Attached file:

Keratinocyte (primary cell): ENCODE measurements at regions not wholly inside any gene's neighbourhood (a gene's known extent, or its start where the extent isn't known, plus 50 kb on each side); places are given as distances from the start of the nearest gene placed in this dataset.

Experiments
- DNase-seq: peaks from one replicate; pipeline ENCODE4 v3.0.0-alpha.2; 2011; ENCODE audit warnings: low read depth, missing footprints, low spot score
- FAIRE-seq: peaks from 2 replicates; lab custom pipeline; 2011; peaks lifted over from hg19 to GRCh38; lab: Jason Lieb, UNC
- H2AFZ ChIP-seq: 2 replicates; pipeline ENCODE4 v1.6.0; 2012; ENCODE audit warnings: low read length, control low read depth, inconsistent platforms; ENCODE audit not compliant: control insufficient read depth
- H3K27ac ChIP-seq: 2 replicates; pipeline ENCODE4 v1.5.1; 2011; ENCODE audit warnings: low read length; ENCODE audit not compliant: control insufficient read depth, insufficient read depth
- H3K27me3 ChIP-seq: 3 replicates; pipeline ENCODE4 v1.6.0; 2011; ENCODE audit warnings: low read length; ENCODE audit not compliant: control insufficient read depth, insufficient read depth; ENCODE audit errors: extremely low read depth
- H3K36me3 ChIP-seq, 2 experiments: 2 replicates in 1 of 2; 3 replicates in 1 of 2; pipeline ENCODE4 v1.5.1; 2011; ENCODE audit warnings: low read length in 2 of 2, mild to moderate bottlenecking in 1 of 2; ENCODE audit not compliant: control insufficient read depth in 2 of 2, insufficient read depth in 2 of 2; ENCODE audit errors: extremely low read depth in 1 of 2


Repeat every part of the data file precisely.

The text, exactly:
Keratinocyte (primary cell): ENCODE measurements at regions not wholly inside any gene's neighbourhood (a gene's known extent, or its start where the extent isn't known, plus 50 kb on each side); places are given as distances from the start of the nearest gene placed in this dataset.

Experiments
- DNase-seq: peaks from one replicate; pipeline ENCODE4 v3.0.0-alpha.2; 2011; ENCODE audit warnings: low read depth, missing footprints, low spot score
- FAIRE-seq: peaks from 2 replicates; lab custom pipeline; 2011; peaks lifted over from hg19 to GRCh38; lab: Jason Lieb, UNC
- H2AFZ ChIP-seq: 2 replicates; pipeline ENCODE4 v1.6.0; 2012; ENCODE audit warnings: low read length, control low read depth, inconsistent platforms; ENCODE audit not compliant: control insufficient read depth
- H3K27ac ChIP-seq: 2 replicates; pipeline ENCODE4 v1.5.1; 2011; ENCODE audit warnings: low read length; ENCODE audit not compliant: control insufficient read depth, insufficient read depth
- H3K27me3 ChIP-seq: 3 replicates; pipeline ENCODE4 v1.6.0; 2011; ENCODE audit warnings: low read length; ENCODE audit not compliant: control insufficient read depth, insufficient read depth; ENCODE audit errors: extremely low read depth
- H3K36me3 ChIP-seq, 2 experiments: 2 replicates in 1 of 2; 3 replicates in 1 of 2; pipeline ENCODE4 v1.5.1; 2011; ENCODE audit warnings: low read length in 2 of 2, mild to moderate bottlenecking in 1 of 2; ENCODE audit not compliant: control insufficient read depth in 2 of 2, insufficient read depth in 2 of 2; ENCODE audit errors: extremely low read depth in 1 of 2